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I resumed work on this over the weekend. It's strange that if it's not powered up for several days, it then seems reluctant to start. I was getting zilch on it and then resumed soldering and changing wires. Not long after, it was working really well and very loud. I still suspect possibly there are some dodgy joints I will soon get access to. For now, I am basically freeing up a small 12 - 9 V switch board that was originally locked in by tight soldered leads. Out goes the stiff wire and in goes more flexible and longer wire. The whole idea is I can life the board up and back enough to peacefully solder in new capacitors beneath (several more of the Hunts wax caps remain).
Sometimes I tend to use wire that I'd not consider ideal. However, my budget is very tight so when I chance upon usable wire, I tend to use what I can get. The multistrand I used over the weekend is really a touch too large in diameter and, to tin it, you really need a bit of solder heat. You need a larger solder blob than the makers used but then I did find the current appreciates a wider path. In short, I always find it much easier to use thinner wire and preferably not multistrand although I figure multistrand can be used with care. I also tried telephone wire on rare occasions (doubled up) as I've seen something similar used on East German tube sets. This stuff is dead easy to solder but brittle and thus I found it not very practical for speakers.
I am hoping as I replace more tired capacitors, I can peak the radio. The 12 - 9 volts switch board always seemed to create poor contact issues so it looks as if this will be bridged out later on.
Next project (if this proves a success) will be a 1960 Soviet Astrad with a 13 meter SW dial limit. This latter radio does have a sound audio stage but picks up zero stations. It does however whistle and whine like crazy if you touch a transistor leg with a finger. In fact below is the Soviet produced Astrad - and many of these USSR radios weren't all that far off Japanese standards in some cases.


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 Post subject: Re: BEREC Auto Radio
PostPosted: Mar Thu 15, 2018 3:45 am 
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Location: Vancouver Island, Canada
It's a treat to get the radio working as you go, so that when something does go south you can backtrack a step or two to find it.
Right, for circuit board repairs, you will need some single strand wire. I found a few lengths of medium gauge stiff single strand and have it put aside for when the component needs a little stiff support.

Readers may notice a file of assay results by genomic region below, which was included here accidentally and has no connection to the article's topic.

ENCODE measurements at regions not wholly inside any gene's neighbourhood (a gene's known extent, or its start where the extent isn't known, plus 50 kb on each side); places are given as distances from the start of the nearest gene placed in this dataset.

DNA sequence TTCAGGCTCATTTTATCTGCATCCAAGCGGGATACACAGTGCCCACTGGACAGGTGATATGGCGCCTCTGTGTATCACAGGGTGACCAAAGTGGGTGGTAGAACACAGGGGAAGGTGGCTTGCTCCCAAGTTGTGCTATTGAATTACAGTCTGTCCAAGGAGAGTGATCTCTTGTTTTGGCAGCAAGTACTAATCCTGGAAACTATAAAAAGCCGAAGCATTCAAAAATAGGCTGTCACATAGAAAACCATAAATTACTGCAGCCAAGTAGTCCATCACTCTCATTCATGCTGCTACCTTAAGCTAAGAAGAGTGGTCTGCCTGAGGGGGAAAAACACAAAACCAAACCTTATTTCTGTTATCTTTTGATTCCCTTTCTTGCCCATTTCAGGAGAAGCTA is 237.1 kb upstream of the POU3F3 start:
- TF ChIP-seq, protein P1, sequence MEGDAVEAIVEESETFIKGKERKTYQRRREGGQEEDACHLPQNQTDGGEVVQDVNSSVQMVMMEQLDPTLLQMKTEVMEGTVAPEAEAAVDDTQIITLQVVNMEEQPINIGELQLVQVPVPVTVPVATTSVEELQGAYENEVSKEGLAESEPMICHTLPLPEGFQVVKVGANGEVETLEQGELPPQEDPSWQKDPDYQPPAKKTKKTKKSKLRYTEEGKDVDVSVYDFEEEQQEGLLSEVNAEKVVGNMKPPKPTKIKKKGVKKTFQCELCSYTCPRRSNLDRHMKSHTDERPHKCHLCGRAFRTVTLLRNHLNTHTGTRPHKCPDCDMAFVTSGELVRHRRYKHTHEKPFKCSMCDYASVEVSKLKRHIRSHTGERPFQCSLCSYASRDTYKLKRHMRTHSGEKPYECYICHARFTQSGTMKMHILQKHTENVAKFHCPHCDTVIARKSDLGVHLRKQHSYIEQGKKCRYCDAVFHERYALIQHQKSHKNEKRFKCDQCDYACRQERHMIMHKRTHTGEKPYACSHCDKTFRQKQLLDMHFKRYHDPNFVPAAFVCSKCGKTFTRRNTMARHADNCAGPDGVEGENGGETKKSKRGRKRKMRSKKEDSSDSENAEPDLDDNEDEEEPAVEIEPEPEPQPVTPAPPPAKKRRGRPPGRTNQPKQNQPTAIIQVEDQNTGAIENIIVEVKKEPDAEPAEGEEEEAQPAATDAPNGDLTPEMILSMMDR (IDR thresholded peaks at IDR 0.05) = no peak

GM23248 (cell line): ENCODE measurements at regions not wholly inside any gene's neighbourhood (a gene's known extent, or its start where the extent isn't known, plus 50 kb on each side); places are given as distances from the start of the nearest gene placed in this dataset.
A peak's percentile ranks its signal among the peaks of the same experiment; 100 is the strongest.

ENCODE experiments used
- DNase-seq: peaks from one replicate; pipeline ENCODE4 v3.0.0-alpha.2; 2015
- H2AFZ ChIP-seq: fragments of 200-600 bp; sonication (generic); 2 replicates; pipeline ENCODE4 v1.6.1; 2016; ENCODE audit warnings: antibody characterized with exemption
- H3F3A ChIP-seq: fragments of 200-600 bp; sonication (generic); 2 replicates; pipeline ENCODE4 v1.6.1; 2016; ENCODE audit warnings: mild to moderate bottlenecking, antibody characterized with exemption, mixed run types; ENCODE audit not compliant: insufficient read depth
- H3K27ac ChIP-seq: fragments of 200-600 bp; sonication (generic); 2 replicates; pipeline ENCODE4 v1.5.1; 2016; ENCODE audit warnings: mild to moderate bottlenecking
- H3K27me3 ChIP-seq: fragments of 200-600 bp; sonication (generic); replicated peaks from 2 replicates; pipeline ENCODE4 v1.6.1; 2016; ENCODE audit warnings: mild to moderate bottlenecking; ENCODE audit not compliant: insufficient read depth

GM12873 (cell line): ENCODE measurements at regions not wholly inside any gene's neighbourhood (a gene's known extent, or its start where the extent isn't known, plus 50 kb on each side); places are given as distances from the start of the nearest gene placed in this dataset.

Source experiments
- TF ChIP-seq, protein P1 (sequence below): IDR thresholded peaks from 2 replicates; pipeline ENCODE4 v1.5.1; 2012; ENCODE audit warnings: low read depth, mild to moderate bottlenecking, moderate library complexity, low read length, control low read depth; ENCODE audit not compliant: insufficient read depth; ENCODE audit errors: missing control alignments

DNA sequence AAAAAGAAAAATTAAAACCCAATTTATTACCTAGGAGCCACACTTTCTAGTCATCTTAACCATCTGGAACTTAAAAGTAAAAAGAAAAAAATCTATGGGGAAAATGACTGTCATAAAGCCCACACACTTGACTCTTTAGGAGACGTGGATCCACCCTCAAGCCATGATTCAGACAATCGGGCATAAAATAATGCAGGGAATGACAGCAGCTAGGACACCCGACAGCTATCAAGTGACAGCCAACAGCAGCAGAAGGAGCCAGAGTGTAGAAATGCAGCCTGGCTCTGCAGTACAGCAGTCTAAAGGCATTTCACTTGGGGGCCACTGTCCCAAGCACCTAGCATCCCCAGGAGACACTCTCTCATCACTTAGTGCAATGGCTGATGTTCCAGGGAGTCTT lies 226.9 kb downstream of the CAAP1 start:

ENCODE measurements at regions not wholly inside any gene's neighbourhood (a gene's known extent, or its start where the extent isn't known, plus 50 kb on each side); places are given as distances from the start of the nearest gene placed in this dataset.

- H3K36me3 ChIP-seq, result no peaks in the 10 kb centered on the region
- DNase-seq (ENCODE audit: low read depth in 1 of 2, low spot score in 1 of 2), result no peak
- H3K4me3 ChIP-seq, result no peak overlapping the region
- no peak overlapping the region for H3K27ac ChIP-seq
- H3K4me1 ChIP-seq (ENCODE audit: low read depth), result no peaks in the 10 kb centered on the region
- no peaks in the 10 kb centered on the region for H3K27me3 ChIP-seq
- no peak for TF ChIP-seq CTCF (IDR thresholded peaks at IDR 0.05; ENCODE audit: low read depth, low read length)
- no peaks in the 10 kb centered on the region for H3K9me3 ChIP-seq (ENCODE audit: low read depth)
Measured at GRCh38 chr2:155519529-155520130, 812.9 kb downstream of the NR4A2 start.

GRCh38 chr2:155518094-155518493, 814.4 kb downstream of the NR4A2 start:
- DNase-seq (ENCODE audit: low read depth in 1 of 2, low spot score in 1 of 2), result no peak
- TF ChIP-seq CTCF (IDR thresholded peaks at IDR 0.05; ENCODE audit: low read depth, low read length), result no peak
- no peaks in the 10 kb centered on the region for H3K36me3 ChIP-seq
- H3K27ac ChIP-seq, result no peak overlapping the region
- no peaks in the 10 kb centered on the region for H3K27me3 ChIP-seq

A good portion of my salvaged bits of wire came from old TVs and stereos that I collected back in the good old days when they were found laying around. Also a bag of cloth covered wire from old parts sets, for the older units. I've clipped power cords from dozens of old appliances. Some have beautiful molded plugs on them, again from the old days. Good luck with the Rusky radio, too.

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Burl Ives, RIP, oldtimer.
[:l>)


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 Post subject: Re: BEREC Auto Radio
PostPosted: Mar Mon 19, 2018 6:36 pm 
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westcoastjohn wrote:
It's a treat to get the radio working as you go, so that when something does go south you can backtrack a step or two to find it.
Right, for circuit board repairs, you will need some single strand wire. I found a few lengths of medium gauge stiff single strand and have it put aside for when the component needs a little stiff support.

A good portion of my salvaged bits of wire came from old TVs and stereos that I collected back in the good old days when they were found laying around. Also a bag of cloth covered wire from old parts sets, for the older units. I've clipped power cords from dozens of old appliances. Some have beautiful molded plugs on them, again from the old days. Good luck with the Rusky radio, too.

I had a major battle with this radio today and yesterday. I had to replace a lot of resistance shunted caps and at one point lost all reception.I decided to redo a lot of soldering as it seems I had some joints too bulky and overloaded as my wire is a touch thicker. The radio now works very well and I learned to change tactic a bit. One thing that helped me is to solder bulkier wire with very short ends which is easier to cover in solder.


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 Post subject: Re: BEREC Auto Radio
PostPosted: Mar Tue 20, 2018 2:07 am 
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Location: Mountains of Mourne. Ireland.
Trader Sheet→ 1470 Ever Ready "Car Portable" four-pages.
https://www.doctsf.com/documents/schema ... R_PORT.PDF
Image
Surely you can download and print a pdf at your library?

:) Greg.


OC44 OC45 OC45 OC82D OC82 OC82
https://www.radiomuseum.org/r/berec_auto_portable.html


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 Post subject: Re: BEREC Auto Radio
PostPosted: Mar Tue 20, 2018 9:29 pm 
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egg wrote:
Trader Sheet→ 1470 Ever Ready "Car Portable" four-pages.
https://www.doctsf.com/documents/schema ... R_PORT.PDF
Image
Surely you can download and print a pdf at your library?

:) Greg.


OC44 OC45 OC45 OC82D OC82 OC82
https://www.radiomuseum.org/r/berec_auto_portable.html

Thanks but actually I could not as they block downloads. However the schematic will help a lot.


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 Post subject: Re: BEREC Auto Radio
PostPosted: Mar Wed 21, 2018 3:17 am 
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Location: Mountains of Mourne. Ireland.
Trader Sheet→ 1470 Ever Ready "Car Portable" pdf... converted to four PNG's

page-one: http://a4.pbase.com/g10/56/215056/2/167 ... Tz6gZe.jpg
Large image→ http://a4.pbase.com/o10/56/215056/1/167 ... titled.png